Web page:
There are also rules around bringing in new materials and removing demo materials. Hallways and elevators have to stay clean and damage-free. If the crew gets hallway carpets dirty, for example, you could be fined, and damaging the marble in an elevator or lobby could really cost you. Best to discuss all of this with your contractor upfront and have a clear agreement of responsibility and liability.

And let’s not forget things like elevator bookings, parking arrangements for trades and inspectors, and coordination of deliveries. It all adds to the complexity.

Worth noting: Most condos won’t accept renovation debris in their dumpsters, though some may let you put a bin in a parking spot for a few days. You or your contractor will need to make arrangements for proper debris disposal.

Q: What’s the best bang for my buck in terms of better livability and resale value?

A: That depends. What have comparable units sold for and what work was done to them? Use those as a benchmark.

Also, are you looking to flip the unit or keep it for a long time? If you’re flipping a moderately priced unit, you’ll want to go with a porcelain backsplash instead of a marble one, for example. The opposite would apply to a higher-end unit.

If you’re on a tight budget, simple cosmetic changes like swapping out cabinet hardware, changing a backsplash or upgrading from a laminate to a quartz countertop can make a world of difference in a kitchen. And installing a nice vanity and shower door in the bathroom can change the look of a bathroom without breaking the bank.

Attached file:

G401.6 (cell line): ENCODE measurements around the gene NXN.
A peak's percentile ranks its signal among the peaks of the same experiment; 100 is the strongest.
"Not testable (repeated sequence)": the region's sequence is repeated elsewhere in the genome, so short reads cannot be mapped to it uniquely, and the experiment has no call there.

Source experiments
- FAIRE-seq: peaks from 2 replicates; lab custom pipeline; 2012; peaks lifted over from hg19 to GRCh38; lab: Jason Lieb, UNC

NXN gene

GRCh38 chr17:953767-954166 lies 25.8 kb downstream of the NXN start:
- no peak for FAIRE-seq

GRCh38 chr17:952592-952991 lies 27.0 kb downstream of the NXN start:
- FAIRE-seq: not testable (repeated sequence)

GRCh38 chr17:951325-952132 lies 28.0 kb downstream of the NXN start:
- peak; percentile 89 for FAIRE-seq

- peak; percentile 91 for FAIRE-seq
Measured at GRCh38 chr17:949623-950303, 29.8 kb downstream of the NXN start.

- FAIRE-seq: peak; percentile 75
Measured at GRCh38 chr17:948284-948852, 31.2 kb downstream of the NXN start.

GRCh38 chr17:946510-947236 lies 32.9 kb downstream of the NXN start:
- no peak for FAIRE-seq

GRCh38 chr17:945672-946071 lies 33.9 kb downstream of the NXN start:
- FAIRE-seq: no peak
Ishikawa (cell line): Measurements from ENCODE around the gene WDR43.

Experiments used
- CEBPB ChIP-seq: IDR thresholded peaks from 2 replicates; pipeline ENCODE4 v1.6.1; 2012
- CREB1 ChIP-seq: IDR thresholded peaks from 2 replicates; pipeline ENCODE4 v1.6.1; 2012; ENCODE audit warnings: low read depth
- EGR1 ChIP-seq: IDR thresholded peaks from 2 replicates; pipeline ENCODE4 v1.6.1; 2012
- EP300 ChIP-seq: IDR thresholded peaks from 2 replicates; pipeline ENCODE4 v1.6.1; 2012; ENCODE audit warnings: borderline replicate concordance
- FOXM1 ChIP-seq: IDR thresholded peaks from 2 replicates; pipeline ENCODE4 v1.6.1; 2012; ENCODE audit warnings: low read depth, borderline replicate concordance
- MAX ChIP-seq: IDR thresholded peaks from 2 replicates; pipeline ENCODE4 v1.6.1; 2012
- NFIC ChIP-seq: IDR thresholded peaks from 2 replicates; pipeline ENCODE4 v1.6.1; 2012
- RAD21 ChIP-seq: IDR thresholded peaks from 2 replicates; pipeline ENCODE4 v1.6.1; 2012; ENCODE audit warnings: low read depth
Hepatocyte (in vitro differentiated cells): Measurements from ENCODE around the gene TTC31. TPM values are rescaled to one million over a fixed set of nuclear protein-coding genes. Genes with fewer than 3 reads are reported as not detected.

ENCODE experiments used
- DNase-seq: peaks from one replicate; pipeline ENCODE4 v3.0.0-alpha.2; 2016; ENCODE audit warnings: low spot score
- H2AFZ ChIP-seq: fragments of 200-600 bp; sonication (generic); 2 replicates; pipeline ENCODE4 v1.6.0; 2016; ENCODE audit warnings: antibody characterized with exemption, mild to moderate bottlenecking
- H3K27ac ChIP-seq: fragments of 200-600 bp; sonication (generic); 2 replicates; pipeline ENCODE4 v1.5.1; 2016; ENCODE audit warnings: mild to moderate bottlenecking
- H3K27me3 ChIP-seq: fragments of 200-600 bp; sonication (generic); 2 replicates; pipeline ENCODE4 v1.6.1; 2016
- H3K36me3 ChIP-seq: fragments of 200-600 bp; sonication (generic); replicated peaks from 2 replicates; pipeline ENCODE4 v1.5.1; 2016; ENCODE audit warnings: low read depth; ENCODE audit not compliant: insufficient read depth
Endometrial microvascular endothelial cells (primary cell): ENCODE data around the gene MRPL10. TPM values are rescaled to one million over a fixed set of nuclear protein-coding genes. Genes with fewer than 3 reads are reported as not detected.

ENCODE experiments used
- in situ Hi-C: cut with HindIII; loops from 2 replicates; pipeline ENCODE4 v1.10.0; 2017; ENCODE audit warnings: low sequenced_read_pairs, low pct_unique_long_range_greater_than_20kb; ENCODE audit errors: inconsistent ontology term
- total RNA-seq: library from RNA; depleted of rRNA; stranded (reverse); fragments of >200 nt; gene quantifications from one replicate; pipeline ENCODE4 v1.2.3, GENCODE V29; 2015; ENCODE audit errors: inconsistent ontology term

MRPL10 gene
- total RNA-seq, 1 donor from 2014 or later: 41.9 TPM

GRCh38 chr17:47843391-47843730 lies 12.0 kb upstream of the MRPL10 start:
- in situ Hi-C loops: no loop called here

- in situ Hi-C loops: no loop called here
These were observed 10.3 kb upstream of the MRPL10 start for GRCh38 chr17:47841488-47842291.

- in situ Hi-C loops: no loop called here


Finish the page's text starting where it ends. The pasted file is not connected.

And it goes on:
Worth noting: If you have two bathrooms, keep at least one bathtub: even if long, hot soaks aren’t your thing, not having a tub could be a deal-breaker for a potential buyer.

Looking for a fixer-upper condo in Toronto? Start your search here.

Q: What’s better, buying an older unit and renovating or going with something new?

A: New condos can be bright and modern… and sometimes a little tight on space. Older units tend to be more spacious but can look dated (think beige bathroom tile and popcorn ceilings). If you’re up for a project, going with an older unit can be a great way to get more space.

Another very important thing to consider with older units is plumbing. Were Kitec water pipes used in the building? If so, have they been replaced? Kitec was used in Canada between 1995 and 2007 but was found to corrode quickly, which could lead to pipe failure.

These pipes are no longer manufactured, and most buildings have been giving owners a deadline to retrofit their units with new pipes. Each owner is on the hook to pay for the swapping out of pipes, and that can add up to thousands of dollars. Walls, ceilings and tiles could all be affected. It’s best to know upfront what the situation is and to have the unit checked by a plumber. (Kitec is recognizable by its bright orange hot water supply and bright blue cold water supply, identifiable by the KITEC or KTC stamp.)

Red and Blue KITEC pipes inside drywall

Q: When’s the best time to do renovations on my condo?

A: Short answer? Before you move in. Here’s why:

Renovations by two contractors causing a dust storm

Long answer: renovate before you’ve moved in or once you’ve found another place to stay while the work is being done. It’s always easier to drywall, tile, remove textured ceilings, replace countertops, sand or paint without having to worry about furniture, electronics or clothes. Even minor renovations can be messy.

That said, it’s not impossible to renovate if you’ve already moved in. It just requires more planning, time, drop cloths, plastic sheeting and tape. But it IS doable.

Trying to decide if you should buy a fixer-upper or a newer unit?

Talk to an agent: our Condo Pros can give you the info you need about specific buildings and units that will help you make the right choice. Get in touch today.

Join over 71,000 subscribers and get market news, insights & expert advice delivered straight to your inbox